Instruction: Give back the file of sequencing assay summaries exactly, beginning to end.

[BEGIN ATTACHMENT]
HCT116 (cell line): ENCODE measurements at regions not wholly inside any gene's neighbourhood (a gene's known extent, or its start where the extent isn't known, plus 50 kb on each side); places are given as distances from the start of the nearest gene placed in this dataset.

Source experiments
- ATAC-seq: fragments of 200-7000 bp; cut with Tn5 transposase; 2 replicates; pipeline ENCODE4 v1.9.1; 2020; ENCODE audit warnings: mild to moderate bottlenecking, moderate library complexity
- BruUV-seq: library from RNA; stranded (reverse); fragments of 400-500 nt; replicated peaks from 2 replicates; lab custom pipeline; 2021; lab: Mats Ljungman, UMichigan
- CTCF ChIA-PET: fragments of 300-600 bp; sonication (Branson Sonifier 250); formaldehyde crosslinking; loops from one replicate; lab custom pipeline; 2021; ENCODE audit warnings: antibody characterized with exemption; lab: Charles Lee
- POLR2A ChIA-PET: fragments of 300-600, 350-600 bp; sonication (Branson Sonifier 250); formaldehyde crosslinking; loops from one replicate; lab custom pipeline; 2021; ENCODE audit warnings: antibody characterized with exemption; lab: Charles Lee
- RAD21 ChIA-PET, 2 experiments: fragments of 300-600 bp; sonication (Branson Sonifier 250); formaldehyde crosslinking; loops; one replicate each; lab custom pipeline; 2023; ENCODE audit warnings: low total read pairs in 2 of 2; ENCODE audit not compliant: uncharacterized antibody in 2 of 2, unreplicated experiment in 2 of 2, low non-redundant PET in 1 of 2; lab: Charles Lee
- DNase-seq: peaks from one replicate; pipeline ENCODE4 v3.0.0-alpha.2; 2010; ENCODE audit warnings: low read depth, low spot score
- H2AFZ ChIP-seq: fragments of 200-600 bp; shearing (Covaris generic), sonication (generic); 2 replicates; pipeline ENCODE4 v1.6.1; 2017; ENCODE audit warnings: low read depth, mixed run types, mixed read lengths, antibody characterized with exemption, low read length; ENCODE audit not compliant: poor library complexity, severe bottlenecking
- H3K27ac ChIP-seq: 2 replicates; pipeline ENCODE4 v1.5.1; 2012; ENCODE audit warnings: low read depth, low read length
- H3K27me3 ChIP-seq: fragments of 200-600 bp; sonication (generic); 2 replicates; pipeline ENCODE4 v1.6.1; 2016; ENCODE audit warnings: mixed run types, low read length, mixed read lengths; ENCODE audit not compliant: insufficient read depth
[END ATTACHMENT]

HCT116 (cell line): ENCODE measurements at regions not wholly inside any gene's neighbourhood (a gene's known extent, or its start where the extent isn't known, plus 50 kb on each side); places are given as distances from the start of the nearest gene placed in this dataset.

Source experiments
- ATAC-seq: fragments of 200-7000 bp; cut with Tn5 transposase; 2 replicates; pipeline ENCODE4 v1.9.1; 2020; ENCODE audit warnings: mild to moderate bottlenecking, moderate library complexity
- BruUV-seq: library from RNA; stranded (reverse); fragments of 400-500 nt; replicated peaks from 2 replicates; lab custom pipeline; 2021; lab: Mats Ljungman, UMichigan
- CTCF ChIA-PET: fragments of 300-600 bp; sonication (Branson Sonifier 250); formaldehyde crosslinking; loops from one replicate; lab custom pipeline; 2021; ENCODE audit warnings: antibody characterized with exemption; lab: Charles Lee
- POLR2A ChIA-PET: fragments of 300-600, 350-600 bp; sonication (Branson Sonifier 250); formaldehyde crosslinking; loops from one replicate; lab custom pipeline; 2021; ENCODE audit warnings: antibody characterized with exemption; lab: Charles Lee
- RAD21 ChIA-PET, 2 experiments: fragments of 300-600 bp; sonication (Branson Sonifier 250); formaldehyde crosslinking; loops; one replicate each; lab custom pipeline; 2023; ENCODE audit warnings: low total read pairs in 2 of 2; ENCODE audit not compliant: uncharacterized antibody in 2 of 2, unreplicated experiment in 2 of 2, low non-redundant PET in 1 of 2; lab: Charles Lee
- DNase-seq: peaks from one replicate; pipeline ENCODE4 v3.0.0-alpha.2; 2010; ENCODE audit warnings: low read depth, low spot score
- H2AFZ ChIP-seq: fragments of 200-600 bp; shearing (Covaris generic), sonication (generic); 2 replicates; pipeline ENCODE4 v1.6.1; 2017; ENCODE audit warnings: low read depth, mixed run types, mixed read lengths, antibody characterized with exemption, low read length; ENCODE audit not compliant: poor library complexity, severe bottlenecking
- H3K27ac ChIP-seq: 2 replicates; pipeline ENCODE4 v1.5.1; 2012; ENCODE audit warnings: low read depth, low read length
- H3K27me3 ChIP-seq: fragments of 200-600 bp; sonication (generic); 2 replicates; pipeline ENCODE4 v1.6.1; 2016; ENCODE audit warnings: mixed run types, low read length, mixed read lengths; ENCODE audit not compliant: insufficient read depth